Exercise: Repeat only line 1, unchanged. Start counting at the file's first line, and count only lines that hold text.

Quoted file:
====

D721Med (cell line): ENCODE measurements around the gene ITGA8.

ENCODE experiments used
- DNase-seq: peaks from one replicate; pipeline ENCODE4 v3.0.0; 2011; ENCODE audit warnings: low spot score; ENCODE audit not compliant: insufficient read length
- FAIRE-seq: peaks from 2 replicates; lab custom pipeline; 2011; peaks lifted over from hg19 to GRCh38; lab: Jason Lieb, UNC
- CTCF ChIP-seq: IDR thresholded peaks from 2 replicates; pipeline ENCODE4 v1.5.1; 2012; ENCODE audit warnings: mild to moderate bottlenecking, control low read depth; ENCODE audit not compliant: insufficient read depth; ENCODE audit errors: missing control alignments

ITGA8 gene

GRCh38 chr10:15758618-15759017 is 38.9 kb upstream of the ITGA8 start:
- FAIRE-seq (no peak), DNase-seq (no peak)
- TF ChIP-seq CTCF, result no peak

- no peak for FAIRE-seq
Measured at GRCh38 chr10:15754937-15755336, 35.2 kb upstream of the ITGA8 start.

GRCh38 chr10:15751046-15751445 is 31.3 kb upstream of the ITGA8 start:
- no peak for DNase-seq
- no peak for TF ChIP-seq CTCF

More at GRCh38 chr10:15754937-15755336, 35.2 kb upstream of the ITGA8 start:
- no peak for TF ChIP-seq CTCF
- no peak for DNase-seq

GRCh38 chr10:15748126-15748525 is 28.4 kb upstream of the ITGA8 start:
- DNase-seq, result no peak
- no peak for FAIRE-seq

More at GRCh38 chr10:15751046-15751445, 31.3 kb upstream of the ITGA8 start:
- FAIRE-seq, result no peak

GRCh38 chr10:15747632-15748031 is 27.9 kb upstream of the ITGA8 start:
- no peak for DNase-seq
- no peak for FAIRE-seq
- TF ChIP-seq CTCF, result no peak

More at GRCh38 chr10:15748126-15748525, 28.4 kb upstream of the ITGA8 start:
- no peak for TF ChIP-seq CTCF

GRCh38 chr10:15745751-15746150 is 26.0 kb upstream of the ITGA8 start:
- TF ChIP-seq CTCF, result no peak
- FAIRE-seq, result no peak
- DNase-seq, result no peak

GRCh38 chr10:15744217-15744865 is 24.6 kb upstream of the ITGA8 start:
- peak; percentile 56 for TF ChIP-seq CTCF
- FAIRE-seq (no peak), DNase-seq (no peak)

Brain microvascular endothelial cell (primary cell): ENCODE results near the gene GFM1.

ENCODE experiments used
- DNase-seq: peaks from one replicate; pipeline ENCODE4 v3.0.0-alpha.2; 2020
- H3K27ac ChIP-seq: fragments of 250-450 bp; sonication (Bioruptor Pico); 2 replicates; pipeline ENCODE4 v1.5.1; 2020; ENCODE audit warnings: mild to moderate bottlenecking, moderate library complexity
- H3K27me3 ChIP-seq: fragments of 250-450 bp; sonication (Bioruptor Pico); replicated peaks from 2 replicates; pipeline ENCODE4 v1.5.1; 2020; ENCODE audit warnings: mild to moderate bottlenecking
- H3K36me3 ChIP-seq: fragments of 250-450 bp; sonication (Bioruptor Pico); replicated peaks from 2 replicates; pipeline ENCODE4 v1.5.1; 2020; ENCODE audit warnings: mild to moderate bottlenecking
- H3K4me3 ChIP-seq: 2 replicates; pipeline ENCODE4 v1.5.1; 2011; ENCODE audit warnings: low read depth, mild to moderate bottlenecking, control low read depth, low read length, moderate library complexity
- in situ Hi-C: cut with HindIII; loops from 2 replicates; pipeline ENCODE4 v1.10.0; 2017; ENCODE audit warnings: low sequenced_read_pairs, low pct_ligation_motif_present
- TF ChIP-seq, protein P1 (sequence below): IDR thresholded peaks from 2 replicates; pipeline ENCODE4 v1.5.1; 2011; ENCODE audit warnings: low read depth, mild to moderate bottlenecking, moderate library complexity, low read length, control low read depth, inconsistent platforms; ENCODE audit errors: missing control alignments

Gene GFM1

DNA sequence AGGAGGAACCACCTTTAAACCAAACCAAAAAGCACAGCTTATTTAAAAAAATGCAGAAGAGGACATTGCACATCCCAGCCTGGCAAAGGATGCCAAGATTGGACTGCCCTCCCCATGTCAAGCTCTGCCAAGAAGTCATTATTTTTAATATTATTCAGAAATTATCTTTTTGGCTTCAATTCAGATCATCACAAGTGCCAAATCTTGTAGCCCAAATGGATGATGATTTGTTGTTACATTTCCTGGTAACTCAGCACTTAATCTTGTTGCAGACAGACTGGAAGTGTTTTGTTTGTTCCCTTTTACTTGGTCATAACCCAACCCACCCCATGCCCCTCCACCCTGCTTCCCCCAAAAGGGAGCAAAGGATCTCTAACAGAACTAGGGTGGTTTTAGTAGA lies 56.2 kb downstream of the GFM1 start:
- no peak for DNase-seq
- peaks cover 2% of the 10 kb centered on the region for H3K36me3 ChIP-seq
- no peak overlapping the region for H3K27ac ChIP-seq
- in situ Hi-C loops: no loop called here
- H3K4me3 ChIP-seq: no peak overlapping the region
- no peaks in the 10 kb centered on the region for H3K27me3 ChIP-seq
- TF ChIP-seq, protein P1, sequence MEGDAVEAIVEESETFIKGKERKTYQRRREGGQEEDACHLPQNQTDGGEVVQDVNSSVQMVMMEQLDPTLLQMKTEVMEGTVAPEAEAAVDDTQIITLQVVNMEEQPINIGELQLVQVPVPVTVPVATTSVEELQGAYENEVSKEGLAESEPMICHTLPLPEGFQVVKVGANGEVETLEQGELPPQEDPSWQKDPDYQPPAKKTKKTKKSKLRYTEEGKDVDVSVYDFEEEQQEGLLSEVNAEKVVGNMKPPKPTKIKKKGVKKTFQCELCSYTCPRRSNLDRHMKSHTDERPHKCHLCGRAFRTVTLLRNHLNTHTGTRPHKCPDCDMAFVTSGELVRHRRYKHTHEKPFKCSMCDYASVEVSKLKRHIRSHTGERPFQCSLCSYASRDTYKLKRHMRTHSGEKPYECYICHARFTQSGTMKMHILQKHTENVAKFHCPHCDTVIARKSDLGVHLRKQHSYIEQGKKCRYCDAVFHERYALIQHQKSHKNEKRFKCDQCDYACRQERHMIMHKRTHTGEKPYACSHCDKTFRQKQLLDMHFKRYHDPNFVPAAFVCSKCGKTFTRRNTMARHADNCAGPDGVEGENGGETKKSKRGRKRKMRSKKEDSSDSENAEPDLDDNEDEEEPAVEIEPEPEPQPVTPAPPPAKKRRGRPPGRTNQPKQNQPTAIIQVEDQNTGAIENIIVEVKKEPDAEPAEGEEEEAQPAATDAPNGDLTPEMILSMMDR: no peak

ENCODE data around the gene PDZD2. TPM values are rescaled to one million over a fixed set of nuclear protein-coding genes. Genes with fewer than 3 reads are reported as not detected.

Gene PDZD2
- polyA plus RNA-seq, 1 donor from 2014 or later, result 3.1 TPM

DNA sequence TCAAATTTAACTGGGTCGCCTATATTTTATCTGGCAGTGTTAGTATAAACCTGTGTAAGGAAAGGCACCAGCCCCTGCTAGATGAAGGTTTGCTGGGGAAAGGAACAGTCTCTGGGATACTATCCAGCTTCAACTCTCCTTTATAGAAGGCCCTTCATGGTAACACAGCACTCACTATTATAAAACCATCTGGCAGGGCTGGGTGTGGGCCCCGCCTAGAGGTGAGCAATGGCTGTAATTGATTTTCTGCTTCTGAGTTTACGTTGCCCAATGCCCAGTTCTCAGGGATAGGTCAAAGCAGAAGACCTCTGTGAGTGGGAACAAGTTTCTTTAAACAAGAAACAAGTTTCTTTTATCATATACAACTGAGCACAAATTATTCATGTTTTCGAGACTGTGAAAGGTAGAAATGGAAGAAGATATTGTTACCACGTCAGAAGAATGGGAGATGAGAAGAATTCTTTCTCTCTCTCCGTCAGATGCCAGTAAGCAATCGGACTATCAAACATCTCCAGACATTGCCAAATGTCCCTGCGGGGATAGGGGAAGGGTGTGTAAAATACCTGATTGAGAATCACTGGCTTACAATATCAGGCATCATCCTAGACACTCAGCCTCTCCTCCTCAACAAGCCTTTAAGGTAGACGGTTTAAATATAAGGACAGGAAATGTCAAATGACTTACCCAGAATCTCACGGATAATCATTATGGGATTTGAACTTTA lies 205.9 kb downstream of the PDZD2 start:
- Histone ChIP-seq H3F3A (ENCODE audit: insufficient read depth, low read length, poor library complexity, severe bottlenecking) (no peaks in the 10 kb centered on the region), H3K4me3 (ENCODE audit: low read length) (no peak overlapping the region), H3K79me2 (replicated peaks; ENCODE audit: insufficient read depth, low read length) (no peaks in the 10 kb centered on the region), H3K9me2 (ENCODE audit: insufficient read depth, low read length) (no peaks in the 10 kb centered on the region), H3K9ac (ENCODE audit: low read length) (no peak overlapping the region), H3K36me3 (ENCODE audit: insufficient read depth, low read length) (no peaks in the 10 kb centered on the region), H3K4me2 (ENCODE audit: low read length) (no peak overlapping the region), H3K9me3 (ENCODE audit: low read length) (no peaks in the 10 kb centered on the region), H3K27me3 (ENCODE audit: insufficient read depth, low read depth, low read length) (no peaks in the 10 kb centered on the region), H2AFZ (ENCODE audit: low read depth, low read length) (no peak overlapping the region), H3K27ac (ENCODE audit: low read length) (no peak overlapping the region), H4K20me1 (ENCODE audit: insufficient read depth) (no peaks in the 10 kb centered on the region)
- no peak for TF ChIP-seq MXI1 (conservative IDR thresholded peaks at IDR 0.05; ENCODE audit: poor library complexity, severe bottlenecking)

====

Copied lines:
D721Med (cell line): ENCODE measurements around the gene ITGA8.